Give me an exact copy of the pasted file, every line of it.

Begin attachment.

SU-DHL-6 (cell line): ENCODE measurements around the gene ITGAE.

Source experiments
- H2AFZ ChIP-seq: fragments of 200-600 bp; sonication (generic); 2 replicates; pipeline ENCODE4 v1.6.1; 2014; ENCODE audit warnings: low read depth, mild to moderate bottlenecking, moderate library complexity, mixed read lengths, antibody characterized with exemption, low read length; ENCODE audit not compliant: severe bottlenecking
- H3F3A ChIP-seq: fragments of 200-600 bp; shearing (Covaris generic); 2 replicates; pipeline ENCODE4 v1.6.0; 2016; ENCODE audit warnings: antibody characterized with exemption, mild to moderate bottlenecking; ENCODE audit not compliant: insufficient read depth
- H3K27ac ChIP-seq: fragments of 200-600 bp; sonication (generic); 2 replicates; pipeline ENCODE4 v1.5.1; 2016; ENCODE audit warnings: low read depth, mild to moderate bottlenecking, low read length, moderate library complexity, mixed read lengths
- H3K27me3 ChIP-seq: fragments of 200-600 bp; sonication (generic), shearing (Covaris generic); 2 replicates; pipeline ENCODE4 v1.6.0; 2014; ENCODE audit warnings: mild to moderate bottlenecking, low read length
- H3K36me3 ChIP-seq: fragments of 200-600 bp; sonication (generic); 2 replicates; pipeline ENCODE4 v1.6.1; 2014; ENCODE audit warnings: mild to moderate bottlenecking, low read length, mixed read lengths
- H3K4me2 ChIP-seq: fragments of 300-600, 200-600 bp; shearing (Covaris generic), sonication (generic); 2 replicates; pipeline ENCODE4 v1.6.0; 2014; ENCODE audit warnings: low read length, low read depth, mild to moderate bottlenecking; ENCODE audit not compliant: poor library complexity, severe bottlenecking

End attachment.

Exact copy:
SU-DHL-6 (cell line): ENCODE measurements around the gene ITGAE.

Source experiments
- H2AFZ ChIP-seq: fragments of 200-600 bp; sonication (generic); 2 replicates; pipeline ENCODE4 v1.6.1; 2014; ENCODE audit warnings: low read depth, mild to moderate bottlenecking, moderate library complexity, mixed read lengths, antibody characterized with exemption, low read length; ENCODE audit not compliant: severe bottlenecking
- H3F3A ChIP-seq: fragments of 200-600 bp; shearing (Covaris generic); 2 replicates; pipeline ENCODE4 v1.6.0; 2016; ENCODE audit warnings: antibody characterized with exemption, mild to moderate bottlenecking; ENCODE audit not compliant: insufficient read depth
- H3K27ac ChIP-seq: fragments of 200-600 bp; sonication (generic); 2 replicates; pipeline ENCODE4 v1.5.1; 2016; ENCODE audit warnings: low read depth, mild to moderate bottlenecking, low read length, moderate library complexity, mixed read lengths
- H3K27me3 ChIP-seq: fragments of 200-600 bp; sonication (generic), shearing (Covaris generic); 2 replicates; pipeline ENCODE4 v1.6.0; 2014; ENCODE audit warnings: mild to moderate bottlenecking, low read length
- H3K36me3 ChIP-seq: fragments of 200-600 bp; sonication (generic); 2 replicates; pipeline ENCODE4 v1.6.1; 2014; ENCODE audit warnings: mild to moderate bottlenecking, low read length, mixed read lengths
- H3K4me2 ChIP-seq: fragments of 300-600, 200-600 bp; shearing (Covaris generic), sonication (generic); 2 replicates; pipeline ENCODE4 v1.6.0; 2014; ENCODE audit warnings: low read length, low read depth, mild to moderate bottlenecking; ENCODE audit not compliant: poor library complexity, severe bottlenecking